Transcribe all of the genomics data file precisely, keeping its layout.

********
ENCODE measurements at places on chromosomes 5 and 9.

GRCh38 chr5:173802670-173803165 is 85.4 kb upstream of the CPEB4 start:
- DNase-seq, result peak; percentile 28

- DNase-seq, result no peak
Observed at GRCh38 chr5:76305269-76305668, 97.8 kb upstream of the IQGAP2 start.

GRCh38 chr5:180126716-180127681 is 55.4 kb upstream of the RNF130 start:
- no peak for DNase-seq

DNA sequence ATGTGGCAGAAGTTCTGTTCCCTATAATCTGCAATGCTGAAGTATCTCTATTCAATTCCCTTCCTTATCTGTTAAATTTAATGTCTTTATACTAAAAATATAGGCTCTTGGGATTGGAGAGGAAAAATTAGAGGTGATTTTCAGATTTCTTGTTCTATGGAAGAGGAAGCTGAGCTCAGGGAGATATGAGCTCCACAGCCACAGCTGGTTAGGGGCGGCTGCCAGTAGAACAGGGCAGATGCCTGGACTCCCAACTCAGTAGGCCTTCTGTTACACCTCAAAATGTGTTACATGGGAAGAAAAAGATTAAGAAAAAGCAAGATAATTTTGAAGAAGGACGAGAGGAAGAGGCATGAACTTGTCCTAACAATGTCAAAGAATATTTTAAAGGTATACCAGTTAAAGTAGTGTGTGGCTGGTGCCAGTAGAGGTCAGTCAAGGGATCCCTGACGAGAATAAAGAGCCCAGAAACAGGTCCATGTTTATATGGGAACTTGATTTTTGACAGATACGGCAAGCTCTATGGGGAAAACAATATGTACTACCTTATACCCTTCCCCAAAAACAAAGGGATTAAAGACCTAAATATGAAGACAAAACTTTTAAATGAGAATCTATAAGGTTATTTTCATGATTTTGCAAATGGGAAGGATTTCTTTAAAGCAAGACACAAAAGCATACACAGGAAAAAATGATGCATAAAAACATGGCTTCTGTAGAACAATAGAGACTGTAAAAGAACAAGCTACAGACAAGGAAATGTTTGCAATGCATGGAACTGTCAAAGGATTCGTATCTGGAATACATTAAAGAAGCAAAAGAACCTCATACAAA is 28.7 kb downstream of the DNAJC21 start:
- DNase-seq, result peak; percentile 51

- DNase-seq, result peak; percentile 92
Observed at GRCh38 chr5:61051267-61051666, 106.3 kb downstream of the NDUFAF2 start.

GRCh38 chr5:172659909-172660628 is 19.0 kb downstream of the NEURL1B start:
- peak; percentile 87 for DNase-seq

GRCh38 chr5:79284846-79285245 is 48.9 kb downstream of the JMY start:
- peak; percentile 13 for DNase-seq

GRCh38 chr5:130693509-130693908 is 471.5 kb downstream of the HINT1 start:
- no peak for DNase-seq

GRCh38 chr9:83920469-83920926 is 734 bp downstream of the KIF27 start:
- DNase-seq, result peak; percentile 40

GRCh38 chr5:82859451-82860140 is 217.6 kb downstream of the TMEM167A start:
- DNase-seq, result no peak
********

ENCODE measurements at places on chromosomes 5 and 9.

GRCh38 chr5:173802670-173803165 is 85.4 kb upstream of the CPEB4 start:
- DNase-seq, result peak; percentile 28

- DNase-seq, result no peak
Observed at GRCh38 chr5:76305269-76305668, 97.8 kb upstream of the IQGAP2 start.

GRCh38 chr5:180126716-180127681 is 55.4 kb upstream of the RNF130 start:
- no peak for DNase-seq

DNA sequence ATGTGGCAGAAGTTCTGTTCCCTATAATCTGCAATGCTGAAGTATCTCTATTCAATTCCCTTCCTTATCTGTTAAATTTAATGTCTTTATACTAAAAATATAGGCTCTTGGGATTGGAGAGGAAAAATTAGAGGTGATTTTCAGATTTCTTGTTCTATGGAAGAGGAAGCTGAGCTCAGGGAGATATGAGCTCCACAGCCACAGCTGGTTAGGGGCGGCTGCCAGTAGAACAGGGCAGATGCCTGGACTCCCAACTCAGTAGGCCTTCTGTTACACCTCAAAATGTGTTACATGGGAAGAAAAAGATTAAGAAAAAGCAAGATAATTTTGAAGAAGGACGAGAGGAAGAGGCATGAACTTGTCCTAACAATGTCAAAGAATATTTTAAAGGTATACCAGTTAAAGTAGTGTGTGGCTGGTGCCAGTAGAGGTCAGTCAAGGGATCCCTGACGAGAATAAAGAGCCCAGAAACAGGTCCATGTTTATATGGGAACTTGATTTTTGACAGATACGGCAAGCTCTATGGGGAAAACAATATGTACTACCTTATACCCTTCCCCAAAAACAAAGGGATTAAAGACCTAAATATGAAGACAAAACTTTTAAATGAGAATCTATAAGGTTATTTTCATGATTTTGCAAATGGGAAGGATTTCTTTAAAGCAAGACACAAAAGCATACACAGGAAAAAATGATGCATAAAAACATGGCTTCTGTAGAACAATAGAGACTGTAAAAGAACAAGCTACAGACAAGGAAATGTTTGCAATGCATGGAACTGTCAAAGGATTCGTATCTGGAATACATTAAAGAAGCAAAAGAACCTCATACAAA is 28.7 kb downstream of the DNAJC21 start:
- DNase-seq, result peak; percentile 51

- DNase-seq, result peak; percentile 92
Observed at GRCh38 chr5:61051267-61051666, 106.3 kb downstream of the NDUFAF2 start.

GRCh38 chr5:172659909-172660628 is 19.0 kb downstream of the NEURL1B start:
- peak; percentile 87 for DNase-seq

GRCh38 chr5:79284846-79285245 is 48.9 kb downstream of the JMY start:
- peak; percentile 13 for DNase-seq

GRCh38 chr5:130693509-130693908 is 471.5 kb downstream of the HINT1 start:
- no peak for DNase-seq

GRCh38 chr9:83920469-83920926 is 734 bp downstream of the KIF27 start:
- DNase-seq, result peak; percentile 40

GRCh38 chr5:82859451-82860140 is 217.6 kb downstream of the TMEM167A start:
- DNase-seq, result no peak